No way, San Jose

TERRY JONES -- Edmonton Sun

, Last Updated: 1:33 PM ET


 CALGARY -- When Martin Gelinas scored the goal which stood to be the winner, you knew this was meant to be. You knew this was destiny.

 Who needs a lucky loonie buried in the ice when you have Gelinas on the ice?

 It's almost beyond belief the last Canadian team you'd pick become the first Canadian team to make it to the Stanley Cup final since 1994.

 That the Calgary Flames have done this is extraordinary enough by itself. But last night Gelinas scored a third straight Stanley Cup series-winning goal. He's sealed the deal in every series. And in every series the Flames were playing a division champion team.

 SHOT FROM THE DOT

 His shot from the dot in the faceoff circle at 13:02 of the second period gave the Flames a 3-1 win in Game 6 and the Western Conference Final, four games to two over the San Jose Sharks.

 Gelinas scored the series winner in overtime in Game 7 in the first round against the Canucks. He scored the series winner in overtime in Game 6 against the Detroit Red Wings. Those two, and the one he scored for the Carolina Hurricanes to settle a series with the Toronto Maple Leafs, made him the only player in Stanley Cup history to score three Stanley Cup series-winning goals in overtime.

 He didn't wait until OT last night. The Flames didn't want to play with fire again.

 But if that isn't enough, Gelinas became the first player ever to score three consecutive series winning goals.

 That's astounding. That's astonishing.

 But that's not the whole story.

 Gelinas not only scored the series winner for the team which had missed the playoffs for eight straight years and not won a series since the Flames won their only Stanley Cup back in 1989, he became the go-to guy going into the Stanley Cup final both on and off the ice.

 Only one player can say he played for the Canadian team in both the 1994 and the 2004 Stanley Cup finals - Martin Gelinas.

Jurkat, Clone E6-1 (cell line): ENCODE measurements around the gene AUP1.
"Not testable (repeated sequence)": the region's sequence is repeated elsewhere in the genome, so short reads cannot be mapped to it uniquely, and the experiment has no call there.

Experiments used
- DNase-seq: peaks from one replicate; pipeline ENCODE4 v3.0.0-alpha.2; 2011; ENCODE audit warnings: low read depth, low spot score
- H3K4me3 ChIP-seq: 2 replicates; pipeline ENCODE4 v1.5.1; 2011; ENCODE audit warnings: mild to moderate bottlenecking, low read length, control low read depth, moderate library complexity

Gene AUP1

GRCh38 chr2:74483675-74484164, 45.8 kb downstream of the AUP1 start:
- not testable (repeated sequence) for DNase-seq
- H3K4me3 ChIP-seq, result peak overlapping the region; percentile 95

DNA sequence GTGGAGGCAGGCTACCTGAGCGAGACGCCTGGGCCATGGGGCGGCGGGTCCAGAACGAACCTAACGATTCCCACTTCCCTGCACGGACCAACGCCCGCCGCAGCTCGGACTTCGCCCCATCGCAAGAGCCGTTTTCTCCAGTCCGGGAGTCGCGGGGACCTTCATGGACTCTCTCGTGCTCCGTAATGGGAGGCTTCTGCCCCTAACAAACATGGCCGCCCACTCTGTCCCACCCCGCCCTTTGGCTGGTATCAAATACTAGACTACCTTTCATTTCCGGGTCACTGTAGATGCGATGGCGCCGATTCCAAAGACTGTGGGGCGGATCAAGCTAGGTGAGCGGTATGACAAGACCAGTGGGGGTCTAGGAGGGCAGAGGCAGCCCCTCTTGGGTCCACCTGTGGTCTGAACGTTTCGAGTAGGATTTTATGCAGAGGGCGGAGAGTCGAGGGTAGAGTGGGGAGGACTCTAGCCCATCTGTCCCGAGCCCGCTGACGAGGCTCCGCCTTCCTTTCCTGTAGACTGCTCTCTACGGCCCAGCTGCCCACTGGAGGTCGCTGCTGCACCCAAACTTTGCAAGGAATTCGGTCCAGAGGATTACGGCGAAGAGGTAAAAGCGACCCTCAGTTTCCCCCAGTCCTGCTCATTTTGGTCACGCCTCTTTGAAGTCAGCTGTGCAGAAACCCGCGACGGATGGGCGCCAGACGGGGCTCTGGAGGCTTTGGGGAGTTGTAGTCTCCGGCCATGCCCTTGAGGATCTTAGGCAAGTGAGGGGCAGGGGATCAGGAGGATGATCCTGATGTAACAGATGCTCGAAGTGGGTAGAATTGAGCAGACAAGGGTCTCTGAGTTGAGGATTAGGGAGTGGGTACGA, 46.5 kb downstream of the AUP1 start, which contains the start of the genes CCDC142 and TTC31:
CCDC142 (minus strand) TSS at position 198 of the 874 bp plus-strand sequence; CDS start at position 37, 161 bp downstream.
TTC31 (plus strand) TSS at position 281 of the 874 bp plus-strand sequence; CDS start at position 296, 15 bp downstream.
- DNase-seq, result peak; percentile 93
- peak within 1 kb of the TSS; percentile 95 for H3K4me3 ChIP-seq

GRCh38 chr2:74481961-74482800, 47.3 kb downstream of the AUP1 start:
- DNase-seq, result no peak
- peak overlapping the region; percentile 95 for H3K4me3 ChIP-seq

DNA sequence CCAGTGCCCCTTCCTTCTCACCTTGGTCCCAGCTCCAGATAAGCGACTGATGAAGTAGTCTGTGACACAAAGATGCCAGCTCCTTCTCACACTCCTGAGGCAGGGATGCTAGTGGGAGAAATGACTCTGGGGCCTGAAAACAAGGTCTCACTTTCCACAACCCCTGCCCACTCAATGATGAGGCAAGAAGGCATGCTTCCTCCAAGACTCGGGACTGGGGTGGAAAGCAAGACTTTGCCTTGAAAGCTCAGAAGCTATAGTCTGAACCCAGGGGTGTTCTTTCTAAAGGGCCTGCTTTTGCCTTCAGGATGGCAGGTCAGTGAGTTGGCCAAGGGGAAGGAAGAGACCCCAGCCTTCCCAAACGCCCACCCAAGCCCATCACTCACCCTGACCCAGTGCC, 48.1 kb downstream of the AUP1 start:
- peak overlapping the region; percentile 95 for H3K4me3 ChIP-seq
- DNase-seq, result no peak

That's stupefying.

 The kid who won a Stanley Cup with the Edmonton Oilers in 1990, played for the Canucks in the seven-game defeat to Mark Messier, Kevin Lowe, Glenn Anderson, Craig MacTavish, Esa Tikkanen, Jeff Buekeboom and all those ex-Oilers back in '94.

 "Marty The Eliminator" said Andrew Ference as the Flames celebrated in a dressing room which hadn't seen such smiles in 15 years.

 "He's our go-to guy. It's so fitting. He's the hardest-working guy on the team," said the Sherwood Park product.

 "This is a hard working team. He has a lot of competition. But he's the hardest worker. He's the example for us all. He delivered the knockout punch again. And look at us now. That's how I dreamed it would be."

 SENSE OF HUMOUR

 Gelinas was maybe the calmest guy and even had his sense of humour going when they sat him and Jarome Iginla down in the media interview room sharing a single microphone.

 "You'd think they could afford two microphones for the Stanley Cup final," he said.

 "It was a great team effort. I was at the right place at the right time. I was lucky it went in."

 While Gelinas made himself the series-settling story yet again, it was Iginla who again stepped up and led the way. While a home team finally won a game in this series, every single game was won by the team which scored first. And that was Calgary when Iginla, who scored first in Game 5 in San Jose, pulled the trigger on a power play late in the first period.

 "It really is amazing," said the St. Albert product of Gelinas scoring the winner yet again.

 "He's an example for us every game. He works so hard. Every shift. Every game. He's our example. "He's always smiling, but he's intense and built for the playoffs."

 Craig Conroy was the playmaker to produce both Calgary goals and should be remembered for the moment as well.

 And you don't get to the Stanley Cup final without great goaltending, and Miikka Kiprusoff gave it to the Flames again - stopping all but Alyn McCauley's as the Sharks fired 18 shots on goal.

 But it was Gelinas, the man of the moment again.

 And it was the one player on the ice who was on the ice the last time a Canadian team was in the final who was being asked to put this all in perspective.

 "At the start of the season we knew we had a gritty team," he said. "Our goal was to make the playoffs. But to say we'd be in the Stanley Cup final ...

 "It's hard to believe. But here we are!"


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